The retailization of healthcare is in full swing as providers relocate to better align their services with shifting consumer preferences: The number of US medical clinics in retail spaces rose 47% in the last three years, per a new report from real estate services firm JLL.
As patients spend more on healthcare — US consumers’ annual out-of-pocket costs have risen roughly 23% since 2007 — they may be more likely to seek out convenient health services. In turn, providers are deploying new facilities in settings that patients visit during everyday life, like malls and pharmacies.
Moreover, retail centers likely view healthcare groups as high-value tenants, as providers tend to have higher credit ratings, closer ties to the community, and sign longer leases than traditional retail tenants.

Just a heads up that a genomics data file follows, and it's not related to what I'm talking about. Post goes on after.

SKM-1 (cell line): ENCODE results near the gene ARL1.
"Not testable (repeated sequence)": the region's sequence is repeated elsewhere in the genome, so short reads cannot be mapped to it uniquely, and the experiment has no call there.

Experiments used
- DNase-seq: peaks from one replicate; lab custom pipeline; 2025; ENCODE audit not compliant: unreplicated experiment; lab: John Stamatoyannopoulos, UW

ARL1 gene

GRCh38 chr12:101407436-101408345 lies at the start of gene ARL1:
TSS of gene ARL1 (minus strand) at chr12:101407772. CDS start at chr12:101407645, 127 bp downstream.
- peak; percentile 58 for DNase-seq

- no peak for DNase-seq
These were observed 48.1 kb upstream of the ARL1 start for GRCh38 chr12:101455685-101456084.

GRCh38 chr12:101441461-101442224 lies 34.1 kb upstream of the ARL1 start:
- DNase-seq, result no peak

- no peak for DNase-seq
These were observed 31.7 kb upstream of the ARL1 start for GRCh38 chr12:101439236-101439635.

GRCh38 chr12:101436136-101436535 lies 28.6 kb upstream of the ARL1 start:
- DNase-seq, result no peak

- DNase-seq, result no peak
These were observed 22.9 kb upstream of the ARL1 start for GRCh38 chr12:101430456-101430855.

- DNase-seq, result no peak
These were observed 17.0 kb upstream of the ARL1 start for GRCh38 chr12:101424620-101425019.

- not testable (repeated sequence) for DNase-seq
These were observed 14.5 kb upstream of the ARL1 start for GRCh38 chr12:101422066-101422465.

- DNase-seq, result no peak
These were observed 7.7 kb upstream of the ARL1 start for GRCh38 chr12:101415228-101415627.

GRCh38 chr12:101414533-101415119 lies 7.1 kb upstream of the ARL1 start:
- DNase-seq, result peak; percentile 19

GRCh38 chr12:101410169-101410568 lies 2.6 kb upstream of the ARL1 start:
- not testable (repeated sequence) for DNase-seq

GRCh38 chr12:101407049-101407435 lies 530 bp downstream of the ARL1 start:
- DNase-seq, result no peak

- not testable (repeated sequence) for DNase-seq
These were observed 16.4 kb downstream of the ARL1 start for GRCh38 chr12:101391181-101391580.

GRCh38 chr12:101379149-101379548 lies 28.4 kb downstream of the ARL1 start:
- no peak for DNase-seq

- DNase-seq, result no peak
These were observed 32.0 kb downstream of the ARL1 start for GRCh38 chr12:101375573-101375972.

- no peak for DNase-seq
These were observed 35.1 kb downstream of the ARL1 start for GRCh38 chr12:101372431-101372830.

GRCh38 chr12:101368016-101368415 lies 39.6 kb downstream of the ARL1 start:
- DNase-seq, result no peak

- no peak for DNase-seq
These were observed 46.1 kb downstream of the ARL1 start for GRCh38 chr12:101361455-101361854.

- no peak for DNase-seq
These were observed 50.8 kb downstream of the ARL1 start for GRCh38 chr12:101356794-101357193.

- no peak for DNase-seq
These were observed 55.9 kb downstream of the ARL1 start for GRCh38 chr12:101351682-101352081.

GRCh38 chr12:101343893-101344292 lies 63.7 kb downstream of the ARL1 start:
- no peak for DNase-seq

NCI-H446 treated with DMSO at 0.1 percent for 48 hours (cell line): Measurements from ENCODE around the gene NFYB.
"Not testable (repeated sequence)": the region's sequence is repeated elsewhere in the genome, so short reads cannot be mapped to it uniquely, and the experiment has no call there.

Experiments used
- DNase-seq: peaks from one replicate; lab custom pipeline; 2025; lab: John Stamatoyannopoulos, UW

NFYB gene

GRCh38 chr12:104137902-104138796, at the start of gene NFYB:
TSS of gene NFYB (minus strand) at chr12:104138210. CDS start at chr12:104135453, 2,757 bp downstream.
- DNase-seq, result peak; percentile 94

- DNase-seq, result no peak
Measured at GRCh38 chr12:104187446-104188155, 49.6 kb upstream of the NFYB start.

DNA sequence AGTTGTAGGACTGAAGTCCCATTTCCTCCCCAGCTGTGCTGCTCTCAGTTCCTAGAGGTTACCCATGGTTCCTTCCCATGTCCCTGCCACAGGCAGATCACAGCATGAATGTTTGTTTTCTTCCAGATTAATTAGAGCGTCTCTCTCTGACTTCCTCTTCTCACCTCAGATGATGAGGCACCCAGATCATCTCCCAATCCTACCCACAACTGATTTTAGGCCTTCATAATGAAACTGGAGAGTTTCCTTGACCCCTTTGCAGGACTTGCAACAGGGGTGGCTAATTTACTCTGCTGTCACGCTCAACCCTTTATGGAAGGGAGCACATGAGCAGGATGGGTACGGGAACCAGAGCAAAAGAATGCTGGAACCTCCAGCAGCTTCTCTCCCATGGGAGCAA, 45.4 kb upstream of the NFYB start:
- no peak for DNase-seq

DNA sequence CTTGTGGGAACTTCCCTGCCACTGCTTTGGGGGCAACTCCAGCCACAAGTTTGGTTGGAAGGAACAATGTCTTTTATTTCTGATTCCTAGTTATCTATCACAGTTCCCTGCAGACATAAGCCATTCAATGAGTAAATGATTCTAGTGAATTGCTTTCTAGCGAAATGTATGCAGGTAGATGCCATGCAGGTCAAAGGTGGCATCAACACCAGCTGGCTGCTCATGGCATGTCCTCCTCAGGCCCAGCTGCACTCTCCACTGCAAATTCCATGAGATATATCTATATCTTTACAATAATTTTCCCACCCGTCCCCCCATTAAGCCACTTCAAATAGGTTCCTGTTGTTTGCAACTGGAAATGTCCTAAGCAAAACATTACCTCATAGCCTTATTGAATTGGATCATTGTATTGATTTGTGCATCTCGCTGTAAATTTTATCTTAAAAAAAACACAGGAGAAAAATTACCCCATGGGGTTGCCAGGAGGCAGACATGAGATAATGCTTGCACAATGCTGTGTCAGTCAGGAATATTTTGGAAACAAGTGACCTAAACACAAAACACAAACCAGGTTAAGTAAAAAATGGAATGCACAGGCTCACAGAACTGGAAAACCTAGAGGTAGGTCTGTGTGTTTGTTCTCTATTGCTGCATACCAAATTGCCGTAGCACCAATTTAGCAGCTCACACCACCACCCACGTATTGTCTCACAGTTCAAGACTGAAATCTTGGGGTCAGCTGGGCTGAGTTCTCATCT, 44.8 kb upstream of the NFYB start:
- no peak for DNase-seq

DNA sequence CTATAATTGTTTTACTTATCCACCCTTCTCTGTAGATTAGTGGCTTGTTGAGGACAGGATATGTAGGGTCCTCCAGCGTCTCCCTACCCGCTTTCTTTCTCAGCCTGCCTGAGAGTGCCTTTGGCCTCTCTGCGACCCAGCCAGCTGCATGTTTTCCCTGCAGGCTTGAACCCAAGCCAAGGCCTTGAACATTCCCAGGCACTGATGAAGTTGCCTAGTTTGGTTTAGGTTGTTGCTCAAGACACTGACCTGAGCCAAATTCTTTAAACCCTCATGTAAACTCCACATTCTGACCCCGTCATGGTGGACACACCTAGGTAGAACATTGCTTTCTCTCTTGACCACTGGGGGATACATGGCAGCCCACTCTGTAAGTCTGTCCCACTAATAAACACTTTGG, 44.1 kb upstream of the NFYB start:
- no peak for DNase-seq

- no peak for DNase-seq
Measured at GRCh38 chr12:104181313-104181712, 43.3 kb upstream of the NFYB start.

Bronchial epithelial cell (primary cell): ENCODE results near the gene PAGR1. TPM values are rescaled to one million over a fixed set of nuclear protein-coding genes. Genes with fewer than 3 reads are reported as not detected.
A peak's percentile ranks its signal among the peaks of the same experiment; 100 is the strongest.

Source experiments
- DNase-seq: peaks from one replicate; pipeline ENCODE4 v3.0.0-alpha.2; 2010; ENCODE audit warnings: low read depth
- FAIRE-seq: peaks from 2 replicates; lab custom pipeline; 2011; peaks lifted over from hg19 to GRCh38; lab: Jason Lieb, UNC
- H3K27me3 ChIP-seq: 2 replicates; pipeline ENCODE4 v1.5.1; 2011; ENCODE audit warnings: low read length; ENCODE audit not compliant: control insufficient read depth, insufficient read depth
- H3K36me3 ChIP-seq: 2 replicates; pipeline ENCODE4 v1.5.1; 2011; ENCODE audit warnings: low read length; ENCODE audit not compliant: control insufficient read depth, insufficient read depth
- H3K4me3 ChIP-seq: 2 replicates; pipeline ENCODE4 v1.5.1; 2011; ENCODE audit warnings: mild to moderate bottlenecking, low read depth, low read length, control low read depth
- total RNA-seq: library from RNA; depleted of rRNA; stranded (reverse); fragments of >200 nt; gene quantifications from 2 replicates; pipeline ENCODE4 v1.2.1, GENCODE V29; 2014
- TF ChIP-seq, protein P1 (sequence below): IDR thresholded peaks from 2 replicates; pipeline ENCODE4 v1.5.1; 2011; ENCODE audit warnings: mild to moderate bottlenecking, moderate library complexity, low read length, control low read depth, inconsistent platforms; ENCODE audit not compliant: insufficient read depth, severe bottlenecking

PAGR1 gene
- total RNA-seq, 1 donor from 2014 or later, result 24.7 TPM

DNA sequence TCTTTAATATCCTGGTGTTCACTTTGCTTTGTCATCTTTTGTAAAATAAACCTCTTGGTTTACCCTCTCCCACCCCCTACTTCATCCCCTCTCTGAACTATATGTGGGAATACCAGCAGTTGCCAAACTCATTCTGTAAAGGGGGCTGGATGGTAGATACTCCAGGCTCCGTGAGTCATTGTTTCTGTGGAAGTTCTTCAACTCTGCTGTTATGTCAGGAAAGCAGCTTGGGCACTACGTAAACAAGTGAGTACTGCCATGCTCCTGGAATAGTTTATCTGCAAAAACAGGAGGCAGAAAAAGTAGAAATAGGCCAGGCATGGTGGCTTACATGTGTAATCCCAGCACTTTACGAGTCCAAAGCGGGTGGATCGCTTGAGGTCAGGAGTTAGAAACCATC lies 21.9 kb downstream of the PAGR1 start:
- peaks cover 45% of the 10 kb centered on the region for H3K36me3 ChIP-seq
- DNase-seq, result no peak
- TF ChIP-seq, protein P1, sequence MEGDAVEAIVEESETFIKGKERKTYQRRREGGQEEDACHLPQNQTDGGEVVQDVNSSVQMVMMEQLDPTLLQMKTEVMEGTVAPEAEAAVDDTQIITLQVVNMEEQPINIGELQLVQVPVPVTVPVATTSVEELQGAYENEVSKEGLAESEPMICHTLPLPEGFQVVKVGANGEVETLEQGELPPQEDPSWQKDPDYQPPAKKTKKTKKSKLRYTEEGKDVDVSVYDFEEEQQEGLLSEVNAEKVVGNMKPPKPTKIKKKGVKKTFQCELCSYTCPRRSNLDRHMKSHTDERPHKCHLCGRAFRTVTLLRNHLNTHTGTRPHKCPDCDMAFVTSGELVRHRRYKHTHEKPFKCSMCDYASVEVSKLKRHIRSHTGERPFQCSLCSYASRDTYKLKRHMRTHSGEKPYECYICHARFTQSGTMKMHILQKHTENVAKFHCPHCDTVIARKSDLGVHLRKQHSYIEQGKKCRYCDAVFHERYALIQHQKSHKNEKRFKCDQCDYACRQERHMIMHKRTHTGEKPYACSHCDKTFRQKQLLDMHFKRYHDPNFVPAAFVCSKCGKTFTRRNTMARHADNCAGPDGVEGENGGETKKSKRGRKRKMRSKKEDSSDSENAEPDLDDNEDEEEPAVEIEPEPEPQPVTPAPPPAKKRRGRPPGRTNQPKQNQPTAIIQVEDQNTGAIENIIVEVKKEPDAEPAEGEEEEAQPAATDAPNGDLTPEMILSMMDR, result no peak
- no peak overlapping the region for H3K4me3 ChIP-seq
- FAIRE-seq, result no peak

We’ll likely see a growing number of specialties and services disaggregated from the hospital find roots in retail space. For example, Dana-Farber Cancer Institute announced plans in February 2018 to develop an outpatient medical oncology and hematology hospital facility at a shopping mall in Massachusetts.